Responsible Dual Use in Neuroscience and Neurotechnology

Discussion on responsible dual use at the HBP Education workshop at Karolinska Institute in 2018. Photo credits: HBP Education

Neurotechnology as many other powerful technologies can potentially be ‘dual use’ technology, namely it can be used for beneficial as well as harmful purposes. How can we ensure that neuroscience and technology developed for civilian applications is not misused towards malicious ends? What can researchers, engineers, policy-makers and other stakeholders do to safeguard responsible use of neuroscience and neurotechnology?

To address these questions, the Ethics and Society Subproject of the Human Brain Project (HBP) has recently published Opinion on ‘Responsible Dual Use’ Political, Security, Intelligence and Military Research of Concern in Neuroscience and Neurotechnology (Aicardi et al 2018). To implement this Opinion, the HBP has established the Dual Use working group that includes Ethics Rapporteurs and other representatives from different subprojects and Ethics Advisory Board.

Broad dual use agenda

In preparation and towards implementation of this Opinion, the Ethics and Society Subproject in collaboration with HBP Education and experts within and beyond HBP has undertaken a broad range of research, outreach and engagement activities including:

Ethics experts have positively evaluated the HBP dual use activities such as the webinar as ‘a first promising step in the direction of awareness-enhancing strategies’ (Ienca et al 2018: 273). The newly established Dual Use working group will build on, consolidate and further develop analysis, training and engagement in this complex and novel area within and beyond HBP.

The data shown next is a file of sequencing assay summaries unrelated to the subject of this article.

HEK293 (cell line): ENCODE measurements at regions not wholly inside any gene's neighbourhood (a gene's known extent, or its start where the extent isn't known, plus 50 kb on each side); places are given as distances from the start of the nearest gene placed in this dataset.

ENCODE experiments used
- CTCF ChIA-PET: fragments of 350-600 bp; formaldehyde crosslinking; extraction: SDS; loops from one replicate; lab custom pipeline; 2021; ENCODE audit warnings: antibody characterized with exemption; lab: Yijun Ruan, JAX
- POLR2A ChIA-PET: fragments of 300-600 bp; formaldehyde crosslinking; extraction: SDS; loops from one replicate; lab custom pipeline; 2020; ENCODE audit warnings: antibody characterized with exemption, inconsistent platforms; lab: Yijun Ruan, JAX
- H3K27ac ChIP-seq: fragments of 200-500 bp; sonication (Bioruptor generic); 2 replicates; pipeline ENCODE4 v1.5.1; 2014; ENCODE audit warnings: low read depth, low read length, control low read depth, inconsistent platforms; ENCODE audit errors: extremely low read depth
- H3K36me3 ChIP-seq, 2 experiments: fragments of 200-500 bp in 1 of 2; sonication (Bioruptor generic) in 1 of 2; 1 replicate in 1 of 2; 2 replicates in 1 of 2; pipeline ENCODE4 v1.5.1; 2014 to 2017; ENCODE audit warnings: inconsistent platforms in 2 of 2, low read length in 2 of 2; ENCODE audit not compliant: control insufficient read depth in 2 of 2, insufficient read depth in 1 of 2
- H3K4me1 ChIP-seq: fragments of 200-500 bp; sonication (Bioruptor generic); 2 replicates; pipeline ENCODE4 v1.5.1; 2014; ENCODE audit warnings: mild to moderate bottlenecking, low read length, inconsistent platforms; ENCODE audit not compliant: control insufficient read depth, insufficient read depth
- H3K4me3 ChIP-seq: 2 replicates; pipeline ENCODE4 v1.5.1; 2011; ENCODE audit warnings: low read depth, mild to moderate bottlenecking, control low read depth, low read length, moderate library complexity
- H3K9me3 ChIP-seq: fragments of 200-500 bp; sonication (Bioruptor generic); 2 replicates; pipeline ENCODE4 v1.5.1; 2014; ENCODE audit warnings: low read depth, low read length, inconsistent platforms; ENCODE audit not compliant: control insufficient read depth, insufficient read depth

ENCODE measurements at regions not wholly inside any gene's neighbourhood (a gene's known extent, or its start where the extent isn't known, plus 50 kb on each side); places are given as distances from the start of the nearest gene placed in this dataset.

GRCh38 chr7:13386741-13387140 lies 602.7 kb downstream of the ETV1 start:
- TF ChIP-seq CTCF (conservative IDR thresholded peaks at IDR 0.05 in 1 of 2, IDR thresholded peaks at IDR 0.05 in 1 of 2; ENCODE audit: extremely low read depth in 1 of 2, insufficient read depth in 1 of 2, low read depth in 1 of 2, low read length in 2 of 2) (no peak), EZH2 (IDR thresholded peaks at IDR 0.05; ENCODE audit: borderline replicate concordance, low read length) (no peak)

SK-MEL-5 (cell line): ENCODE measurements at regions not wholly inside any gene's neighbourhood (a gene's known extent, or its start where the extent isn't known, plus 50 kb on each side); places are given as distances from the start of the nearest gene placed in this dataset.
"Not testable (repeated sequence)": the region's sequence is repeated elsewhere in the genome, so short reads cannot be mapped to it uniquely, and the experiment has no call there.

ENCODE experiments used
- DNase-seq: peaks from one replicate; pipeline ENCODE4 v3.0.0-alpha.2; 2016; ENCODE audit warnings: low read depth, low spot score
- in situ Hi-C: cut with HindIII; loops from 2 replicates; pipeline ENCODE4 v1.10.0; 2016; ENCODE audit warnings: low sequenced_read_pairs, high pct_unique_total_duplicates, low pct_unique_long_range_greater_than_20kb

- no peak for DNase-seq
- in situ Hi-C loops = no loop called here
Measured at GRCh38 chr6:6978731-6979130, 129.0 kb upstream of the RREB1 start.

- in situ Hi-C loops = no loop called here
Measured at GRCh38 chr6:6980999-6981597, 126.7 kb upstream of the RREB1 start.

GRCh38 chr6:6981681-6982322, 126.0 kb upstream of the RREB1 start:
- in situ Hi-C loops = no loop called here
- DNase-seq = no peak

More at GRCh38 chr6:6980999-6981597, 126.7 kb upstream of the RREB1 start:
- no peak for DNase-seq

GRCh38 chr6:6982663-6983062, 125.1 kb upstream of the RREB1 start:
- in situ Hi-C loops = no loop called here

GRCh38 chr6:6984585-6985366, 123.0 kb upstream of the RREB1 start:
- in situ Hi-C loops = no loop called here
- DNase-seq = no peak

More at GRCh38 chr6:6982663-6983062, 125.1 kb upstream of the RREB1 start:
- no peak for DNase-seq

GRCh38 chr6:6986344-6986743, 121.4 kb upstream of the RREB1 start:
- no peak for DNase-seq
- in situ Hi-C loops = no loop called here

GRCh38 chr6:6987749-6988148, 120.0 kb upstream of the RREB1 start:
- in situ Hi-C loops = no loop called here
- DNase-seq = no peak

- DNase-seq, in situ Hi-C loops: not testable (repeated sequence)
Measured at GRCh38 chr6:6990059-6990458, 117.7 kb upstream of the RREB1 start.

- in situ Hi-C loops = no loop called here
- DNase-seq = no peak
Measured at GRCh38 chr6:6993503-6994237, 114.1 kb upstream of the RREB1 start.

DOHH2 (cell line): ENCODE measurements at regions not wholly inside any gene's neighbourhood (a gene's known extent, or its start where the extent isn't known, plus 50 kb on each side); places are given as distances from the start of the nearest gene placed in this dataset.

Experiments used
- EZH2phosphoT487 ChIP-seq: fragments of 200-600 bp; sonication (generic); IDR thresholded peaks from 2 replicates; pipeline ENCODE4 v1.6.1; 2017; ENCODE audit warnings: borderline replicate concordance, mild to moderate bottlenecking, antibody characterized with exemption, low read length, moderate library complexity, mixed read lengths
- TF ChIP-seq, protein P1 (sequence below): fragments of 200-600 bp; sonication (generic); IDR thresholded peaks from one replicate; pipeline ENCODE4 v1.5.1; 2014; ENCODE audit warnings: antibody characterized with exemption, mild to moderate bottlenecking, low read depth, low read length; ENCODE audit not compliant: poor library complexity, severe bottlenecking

Novel approach

The Opinion suggests to apply principles of Responsible Research and Innovation (RRI) to identify ‘dual use of concern’ that can threaten peace, health, safety, security and well-being of citizens. It outlines a number of recommendations that can help to ensure ‘responsible dual use’. These include recommendations to policy-makers to extend policies on dual use to consider and mitigate potential risks, to universities to provide appropriate training and to businesses to ensure self-regulation.

These recommendations are particularly relevant in the context of changing security and policy in Europe. The EU Framework Programme funds research with an exclusive focus on civilian applications. However, in light of new threats (e.g. cyber and terror), changing global security situation and transatlantic relationship, the EU has started to support dual use research from the Structural Funds as well as security research and development within its security and defence policy. This adds a new urgency to clarify the relationship between various uses of research.  

References:

Aicardi, C., L. Bitsch, N.Bang Badum, S.Datta, K.Evers, M.Farisco, T.Fothergill, J.Giordano, E.Harris, M.L.Jorgensen, L.Klüver, T.Mahfoud, S.Rainy, K.Riisgaard, N.Rose, A.Salles, B.Stahl and I.Ulnicane (2018) Opinion on ‘Responsible Dual Use’. Political, Security, Intelligence and Military Research of Concern in Neuroscience and Neurotechnology. Ethics & Society. Human Brain Project.

Ienca, M., F.Jotterand, and B.S.Elger (2018) From Healthcare to Warfare and Reverse: How Should We Regulate Dual Use Neurotechnology? Neuron 97: 269-274.

Mahfoud, T., C.Aicardi, S.Datta, and N.Rose (2018­) “The Limits of Dual Use.” Issues in Science and Technology 34 (4): 73-78.

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